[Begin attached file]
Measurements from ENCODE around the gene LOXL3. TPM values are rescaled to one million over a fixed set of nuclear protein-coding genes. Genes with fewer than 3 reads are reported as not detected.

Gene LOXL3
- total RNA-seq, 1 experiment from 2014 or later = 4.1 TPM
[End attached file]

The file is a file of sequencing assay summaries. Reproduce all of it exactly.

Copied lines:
Measurements from ENCODE around the gene LOXL3. TPM values are rescaled to one million over a fixed set of nuclear protein-coding genes. Genes with fewer than 3 reads are reported as not detected.

Gene LOXL3
- total RNA-seq, 1 experiment from 2014 or later = 4.1 TPM